Young Indonesians Take Their Cultural Heritage Forward on National Batik Day
13 October 2021
Batik is Indonesia's best-known fabric and an important economic contributor. Here is how young creatives are keeping the art alive.
Batik, the technique of creating patterns on textiles with wax-resistant dyes, is a living art passed down by generations of Indonesians. But today's artists, already struggling to compete with commercially produced versions of their product, face an uncertain future amid the COVID-19 pandemic.
On Oct 2, Indonesia’s National Batik Day, UNESCO Jakarta and its partner Citi Foundation hosted a virtual celebration of batik called "Batik: Karsa Adhikari." With a name taken from the Sanskrit words “intention” and “special,” UNESCO’s online commemoration explored the cultural roots of batik and gathered experts to discuss how to make the industry more sustainable.
“Batik is both an expression of Indonesia’s cultural heritage and an economic lifeline for hundreds of thousands of people, many of them living in rural communities that have been hit hard by the pandemic,” says Valerie Julliand, UN Resident Coordinator for Indonesia, “youth engagement is vital to keeping the artform alive for generations to come.”
Batik is a living art. It touches all aspects of Indonesian life: from the batik slings designed to bring luck to the babies they cradle, to the funary garments in which the dead are often shrouded. But it is time consuming and labour intensive to create. Handcrafting an intricately patterned garment can take weeks, but mass-produced prints can be produced far cheaper and saturate the market in days. Even before the pandemic, that made for tough conditions for some 18,000 small and micro-scale batik businesses currently registered with Indonesia’s Ministry of Industry. But COVID-19 has disproportionately impacted small enterprises, heaping pressure on young creatives in one of Indonesia’s most traditional sectors.
It was recognition of the cultural and economic importance of Indonesian batik that prompted UNESCO to designate the art a Masterpiece of Oral and Intangible Heritage of Humanity on Oct 2, 2009. Twelve years since that designation, there is renewed urgency for young people to embrace the artform if it is to survive into the future, speakers from the Indonesian Government, UNESCO, and the private sector emphasized at Batik: Karsa Adhikari.
"Youth engagement is a must,” said UNESCO Jakarta Director Mohamed Djelid, “To this end, however, we have to empower [young people] with the means to take this heritage forward."
To ensure that young people engaged in batik production have a fighting chance of survival, UNESCO and Citi Indonesia established Kita Muda Kreatif four years ago. It helps nurture young creatives as they strive towards building sustainable businesses. The programme has provided business capacity-building to over 400 young cultural entrepreneurs living around UNESCO designated sites and other popular tourist destinations in Indonesia.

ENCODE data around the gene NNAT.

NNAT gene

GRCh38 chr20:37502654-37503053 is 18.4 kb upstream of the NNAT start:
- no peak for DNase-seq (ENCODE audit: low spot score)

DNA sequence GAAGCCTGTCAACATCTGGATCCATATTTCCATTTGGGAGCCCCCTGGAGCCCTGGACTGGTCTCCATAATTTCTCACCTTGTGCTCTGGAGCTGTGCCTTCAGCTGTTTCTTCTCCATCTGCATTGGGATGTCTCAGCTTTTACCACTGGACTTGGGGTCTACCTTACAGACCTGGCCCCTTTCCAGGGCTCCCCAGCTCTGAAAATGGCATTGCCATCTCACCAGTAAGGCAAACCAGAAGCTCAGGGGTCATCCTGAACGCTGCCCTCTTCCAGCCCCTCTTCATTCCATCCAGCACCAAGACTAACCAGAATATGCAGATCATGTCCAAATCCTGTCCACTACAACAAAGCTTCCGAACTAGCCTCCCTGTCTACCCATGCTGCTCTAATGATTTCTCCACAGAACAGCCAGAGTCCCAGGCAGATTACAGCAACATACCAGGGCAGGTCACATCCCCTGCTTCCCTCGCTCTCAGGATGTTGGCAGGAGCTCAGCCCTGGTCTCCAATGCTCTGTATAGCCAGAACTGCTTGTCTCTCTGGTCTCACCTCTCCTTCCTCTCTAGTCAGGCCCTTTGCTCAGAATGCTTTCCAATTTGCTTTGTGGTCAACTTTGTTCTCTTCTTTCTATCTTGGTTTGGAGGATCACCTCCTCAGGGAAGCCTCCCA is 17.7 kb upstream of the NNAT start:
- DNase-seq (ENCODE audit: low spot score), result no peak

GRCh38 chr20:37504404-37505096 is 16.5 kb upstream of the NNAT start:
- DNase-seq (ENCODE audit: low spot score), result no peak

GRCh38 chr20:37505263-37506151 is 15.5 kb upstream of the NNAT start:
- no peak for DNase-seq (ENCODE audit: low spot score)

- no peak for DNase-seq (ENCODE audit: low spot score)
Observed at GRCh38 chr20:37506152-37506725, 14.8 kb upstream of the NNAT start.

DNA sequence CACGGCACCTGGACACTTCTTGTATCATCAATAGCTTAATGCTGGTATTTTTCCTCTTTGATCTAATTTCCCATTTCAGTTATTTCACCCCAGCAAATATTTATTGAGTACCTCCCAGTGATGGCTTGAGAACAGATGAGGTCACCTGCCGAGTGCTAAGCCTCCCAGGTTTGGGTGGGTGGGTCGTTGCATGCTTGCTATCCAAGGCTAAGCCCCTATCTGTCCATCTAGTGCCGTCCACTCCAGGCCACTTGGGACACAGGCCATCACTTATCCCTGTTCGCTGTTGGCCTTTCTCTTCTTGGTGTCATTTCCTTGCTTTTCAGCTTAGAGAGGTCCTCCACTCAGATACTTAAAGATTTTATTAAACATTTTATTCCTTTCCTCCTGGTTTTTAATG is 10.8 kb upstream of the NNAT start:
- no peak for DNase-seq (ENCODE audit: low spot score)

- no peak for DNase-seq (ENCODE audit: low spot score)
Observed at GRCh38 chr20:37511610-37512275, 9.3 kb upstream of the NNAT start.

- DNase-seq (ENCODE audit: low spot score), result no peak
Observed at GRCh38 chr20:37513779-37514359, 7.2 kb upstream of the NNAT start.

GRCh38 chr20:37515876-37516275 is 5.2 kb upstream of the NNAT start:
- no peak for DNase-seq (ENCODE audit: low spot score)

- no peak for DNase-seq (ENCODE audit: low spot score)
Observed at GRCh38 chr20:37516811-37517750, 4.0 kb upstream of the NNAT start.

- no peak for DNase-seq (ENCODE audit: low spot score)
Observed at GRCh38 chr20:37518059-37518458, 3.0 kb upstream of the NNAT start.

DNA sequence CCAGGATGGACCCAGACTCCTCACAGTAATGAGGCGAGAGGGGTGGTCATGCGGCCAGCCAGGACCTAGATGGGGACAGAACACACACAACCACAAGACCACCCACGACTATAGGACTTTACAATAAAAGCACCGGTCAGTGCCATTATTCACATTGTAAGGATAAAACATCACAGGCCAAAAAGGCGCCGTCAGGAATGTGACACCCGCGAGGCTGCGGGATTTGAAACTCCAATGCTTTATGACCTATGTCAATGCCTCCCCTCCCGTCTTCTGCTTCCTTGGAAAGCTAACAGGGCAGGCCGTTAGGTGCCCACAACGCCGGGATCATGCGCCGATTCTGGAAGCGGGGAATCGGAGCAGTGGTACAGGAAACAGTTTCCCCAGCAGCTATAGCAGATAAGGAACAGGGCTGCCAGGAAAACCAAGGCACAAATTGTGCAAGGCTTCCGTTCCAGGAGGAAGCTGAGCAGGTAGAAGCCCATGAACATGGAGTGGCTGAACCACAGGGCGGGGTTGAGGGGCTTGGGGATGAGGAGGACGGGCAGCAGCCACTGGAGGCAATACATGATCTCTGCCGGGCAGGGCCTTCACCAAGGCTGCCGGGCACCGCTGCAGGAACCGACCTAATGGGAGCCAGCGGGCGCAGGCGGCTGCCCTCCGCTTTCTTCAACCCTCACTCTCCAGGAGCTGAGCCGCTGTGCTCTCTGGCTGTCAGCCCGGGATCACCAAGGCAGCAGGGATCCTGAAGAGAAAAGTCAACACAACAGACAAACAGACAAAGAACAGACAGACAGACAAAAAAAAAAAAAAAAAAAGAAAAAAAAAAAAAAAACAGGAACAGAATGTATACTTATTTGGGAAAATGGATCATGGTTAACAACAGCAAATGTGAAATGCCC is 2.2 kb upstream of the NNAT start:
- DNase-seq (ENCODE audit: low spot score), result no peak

The CEO of Citi Indonesia, Batara Sianturi praised the programme’s achievements in a year that COVID-19 has stretched the sector to the limit. Cultural industries such as batik not only provide decent employment opportunities, they also help make the economy more inclusive as they favour young people and women as key actors, he said. "I'm glad to see that more than 50 percent of participants in the Kita Muda Kreatif program are female,” Sianturi told the audience, “I believe that they can bring positive contributions to anything they do."
In the run up to Batik: Karsa Adhikari, UNESCO and its partner had provided educational kits to hundreds of kindergarten and elementary school students containing eco-friendly dyes. At the event, they practised making batik patterns on a plant pot guided by the co-hosts.
Central Java's Deputy Governor Taj Yasin Maimoen applauded the young students’ awareness of batik. He encouraged young people to wear batik as an expression of national pride and learn about their ancestors through studying its motifs and patterns. But he also reminded them to pay attention to the waste from the batik industry, advocating the use of natural dyes to protect the environment.
UNESCO’s event wrapped up with a virtual tour of a batik-producing village in Klaten, Central Java, and a fashion market promoting batik products from young creatives as part of the Kita Muda Kreatif programme.
"Batik is our cultural heritage,” said Khaleili Nungki Hashifah, the owner of Creative Batik in Yogyakarta and one of the artists whose work was displayed, “it is our responsibility to love and preserve it."
Watch the recorded "Batik: Karsa Adhikari" event below.